The need to increase the use of EMR records/systems in healthcare has been felt for sometime now. Information is everything, everybody realizes that. The amount of communication that takes place in the new information world is possible because of Information technology, and it is apparent that the adoption of the same is being felt across everywhere, and that includes the medical and health care systems.

The challenges faced by healthcare systems are surely increasing, the major of them include:

• Preventing errors when possible
• Improving communication across various systems
• Reducing the costs associated

Well, at least the literature says that the use of EMR systems have dramatically improved the communication and patient safety without increasing the costs. The communication in this context means that the entire records of the patient’s entire medical history are available in one central database that can be retrieved any time upon request. If you ask what exactly is recorded? The information includes all the clinical information, medical graphs, nursing and doctor’s quotes, medicine history and so on. All the information significantly increases the decision making of the people at the point of care. Such systems can dramatically reduce administrative errors by verifying the patient’s identity.

These systems really don’t need much training effort. A basic EMR training lasts for about 5 weeks, and the doctors or the clinical assistant are ready to use the systems.
But still the change is not possible just by buying information technology systems and installing them, the whole transformation is kind of a cultural acceptance, and requires a solid foundation which involves training and educating the staff about the systems.

The EMR systems are believed to reduce the patient care related errors by 20%, which is as good as saving few 1000 lives, few 1000 dollars for millions of patients across the country. The costs associated with the systems can be gradually recovered over a period of time, and the general public will be more receptive to the cost changes too. How we envision the systems is probably a part of ongoing discussions, and we will see how things develop, and how easily EMR systems percolate into the Healthcare practices.

Tags: electronic, emr, health, medical, records, vendors

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Please visit www.ctechbd.com to know more about EMR
As a patient, I'm seeing a huge trend in accessibility of information usability of that information in doctors offices and hospitals. I had some blood test done a couple years ago (kidney stone, ouch!) and the doctor pulled it all up on her computer screen. It was amazing. Really. And I love that there movements even locally (I'm in Indianapolis) of Hospitals and Offices to actually brand themselves as tech. savvy. One example of this is ecommunity.com . I really think that this stuff helps doctors actually HELP you while you're there and not spend so much time fumbling around! :-)
I work in a long term care setting and have found first hand as a Nurse Manager how EMR would be an essential part of a health care practice. I have patients admitted with multiple diagnoses and histories, many times the family will disagree with a diagnosis, as an example I have a patient who is dying from lung cancer, she has a diagnoses of a morphine allergy. The family states she does not have this allergy yet the patient came to me with the allergy, as much as I try I cannot find where this diagnoses came from. Without the source of the diagnoses the MD is not willing to take the change on using morphine for this woman's discomfort. Had we the availability of an EMR this problem would probably never happened.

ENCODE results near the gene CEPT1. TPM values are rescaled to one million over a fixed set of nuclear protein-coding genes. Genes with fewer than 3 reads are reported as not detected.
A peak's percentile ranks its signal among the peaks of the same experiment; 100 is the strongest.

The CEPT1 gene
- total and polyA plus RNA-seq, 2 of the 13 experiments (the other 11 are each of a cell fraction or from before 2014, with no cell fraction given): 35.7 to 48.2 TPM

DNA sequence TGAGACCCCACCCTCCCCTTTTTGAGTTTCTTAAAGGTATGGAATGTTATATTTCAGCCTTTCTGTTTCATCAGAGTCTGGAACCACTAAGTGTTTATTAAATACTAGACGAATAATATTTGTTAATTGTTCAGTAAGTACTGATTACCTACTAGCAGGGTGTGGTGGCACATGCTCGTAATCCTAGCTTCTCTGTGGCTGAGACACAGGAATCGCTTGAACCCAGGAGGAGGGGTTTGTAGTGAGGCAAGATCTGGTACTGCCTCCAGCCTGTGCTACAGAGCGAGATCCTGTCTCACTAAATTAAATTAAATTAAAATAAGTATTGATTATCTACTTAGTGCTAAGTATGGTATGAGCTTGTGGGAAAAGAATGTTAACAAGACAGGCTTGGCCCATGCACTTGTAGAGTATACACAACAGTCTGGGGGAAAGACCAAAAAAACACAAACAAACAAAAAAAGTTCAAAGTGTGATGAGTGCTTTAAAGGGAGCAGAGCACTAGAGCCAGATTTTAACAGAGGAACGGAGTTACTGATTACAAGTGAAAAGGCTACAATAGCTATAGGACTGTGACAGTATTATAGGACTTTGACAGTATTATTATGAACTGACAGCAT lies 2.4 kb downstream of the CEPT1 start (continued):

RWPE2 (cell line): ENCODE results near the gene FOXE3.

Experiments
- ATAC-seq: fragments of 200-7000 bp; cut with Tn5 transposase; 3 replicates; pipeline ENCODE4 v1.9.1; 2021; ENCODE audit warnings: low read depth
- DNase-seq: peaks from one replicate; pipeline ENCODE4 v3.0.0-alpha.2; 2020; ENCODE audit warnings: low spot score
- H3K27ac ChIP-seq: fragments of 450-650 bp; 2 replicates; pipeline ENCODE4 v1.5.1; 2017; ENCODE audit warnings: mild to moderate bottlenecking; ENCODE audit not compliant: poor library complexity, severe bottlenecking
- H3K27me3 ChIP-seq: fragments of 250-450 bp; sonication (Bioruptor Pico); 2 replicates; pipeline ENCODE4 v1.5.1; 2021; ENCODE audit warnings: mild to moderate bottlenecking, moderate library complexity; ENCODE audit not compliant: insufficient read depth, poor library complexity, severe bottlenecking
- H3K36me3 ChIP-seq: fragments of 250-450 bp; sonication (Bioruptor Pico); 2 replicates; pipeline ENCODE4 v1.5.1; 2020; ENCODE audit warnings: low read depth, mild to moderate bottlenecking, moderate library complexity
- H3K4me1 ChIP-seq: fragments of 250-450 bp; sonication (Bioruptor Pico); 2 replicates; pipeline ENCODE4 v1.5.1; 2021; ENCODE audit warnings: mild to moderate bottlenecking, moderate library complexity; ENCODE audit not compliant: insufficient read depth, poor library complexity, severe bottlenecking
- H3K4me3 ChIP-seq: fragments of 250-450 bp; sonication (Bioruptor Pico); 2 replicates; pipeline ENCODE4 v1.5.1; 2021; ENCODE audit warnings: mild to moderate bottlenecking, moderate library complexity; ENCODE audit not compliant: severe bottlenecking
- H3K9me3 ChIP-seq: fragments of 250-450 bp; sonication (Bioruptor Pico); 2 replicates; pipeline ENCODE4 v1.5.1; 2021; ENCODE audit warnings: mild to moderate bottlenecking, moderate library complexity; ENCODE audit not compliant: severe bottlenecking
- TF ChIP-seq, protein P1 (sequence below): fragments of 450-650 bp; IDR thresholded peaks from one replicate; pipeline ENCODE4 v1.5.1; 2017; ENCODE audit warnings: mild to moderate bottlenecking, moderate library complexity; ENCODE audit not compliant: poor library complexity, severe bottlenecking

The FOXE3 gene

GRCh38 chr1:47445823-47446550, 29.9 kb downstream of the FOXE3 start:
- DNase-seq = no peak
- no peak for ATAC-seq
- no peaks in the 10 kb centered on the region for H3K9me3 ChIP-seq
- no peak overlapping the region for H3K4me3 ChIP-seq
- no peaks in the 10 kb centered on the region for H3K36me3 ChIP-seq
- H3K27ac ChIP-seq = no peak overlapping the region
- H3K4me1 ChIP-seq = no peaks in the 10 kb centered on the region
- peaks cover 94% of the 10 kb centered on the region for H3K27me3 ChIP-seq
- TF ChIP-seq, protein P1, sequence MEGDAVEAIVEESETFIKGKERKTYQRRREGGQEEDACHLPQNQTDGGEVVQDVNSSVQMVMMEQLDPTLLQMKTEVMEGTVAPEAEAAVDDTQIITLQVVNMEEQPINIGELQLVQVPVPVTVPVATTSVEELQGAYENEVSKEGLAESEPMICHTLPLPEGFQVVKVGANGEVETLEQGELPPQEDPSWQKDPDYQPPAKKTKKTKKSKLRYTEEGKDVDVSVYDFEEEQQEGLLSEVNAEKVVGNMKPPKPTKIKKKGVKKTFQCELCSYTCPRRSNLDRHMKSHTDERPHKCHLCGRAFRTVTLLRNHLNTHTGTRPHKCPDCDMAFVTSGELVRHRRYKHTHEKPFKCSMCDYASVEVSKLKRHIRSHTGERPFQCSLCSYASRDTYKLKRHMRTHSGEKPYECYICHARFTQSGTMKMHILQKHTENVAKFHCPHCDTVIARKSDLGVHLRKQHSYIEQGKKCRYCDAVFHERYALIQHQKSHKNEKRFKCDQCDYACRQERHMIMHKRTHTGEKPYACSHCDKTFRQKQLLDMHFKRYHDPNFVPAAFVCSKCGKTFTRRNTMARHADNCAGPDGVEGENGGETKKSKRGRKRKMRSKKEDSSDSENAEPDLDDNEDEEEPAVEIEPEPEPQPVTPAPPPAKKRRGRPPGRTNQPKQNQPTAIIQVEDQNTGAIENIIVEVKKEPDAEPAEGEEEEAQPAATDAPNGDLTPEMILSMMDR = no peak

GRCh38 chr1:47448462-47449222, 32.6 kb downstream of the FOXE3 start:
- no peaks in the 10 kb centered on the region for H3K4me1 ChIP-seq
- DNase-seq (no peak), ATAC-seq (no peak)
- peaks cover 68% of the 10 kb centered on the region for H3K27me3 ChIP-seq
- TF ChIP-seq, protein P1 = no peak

This is an excellent example to highlight the importance of EMR's and how they would be beneficial to the patient and to the care being provided. While I am sure, the EMR's will not be flawless, I feel that they would be much more comprehensive and readable than the written records that some facilities still currently use. Thank you for sharing!
Maple Grove Hospital is building a facility, with an EMR system, from the ground up, I've included a link to a presentation that talks about their process highlighting their point of care communication with the Vocera instant communication technology.
I can see the benefits of an EMR, but I have a few questions with the statements made above. It states we want to reduce costs and that the systems don't need much training effort. Another article in the forums states, "Electronic medical records adoption in hospitals, during the first three years of implementation, is often associated with higher nurse staffing needs and higher costs, as well as increased complications for some patients, according to a study by Arizona State University researchers. However, the study also said EMR adoption did decrease mortality for some conditions." This article seems to think the training is quite an effort and has some high costs associated. I can understand how streamlined and compact an EMR would make the data as opposed to the written records. I can also see the benefits with accessing the comprehensive data much more quickly....but there are some cons (which I personally feel do not outweigh the pros) that we need to speak openly and honest about to gain the acceptance that we are aiming for.
Jack: EMR use sounds really efficient especially when it comes to communicating at point of care, patient safety, or communicating w/ other providers. But shouldn't information security be added to the list of challenges above if using iphones, iPads, for example?

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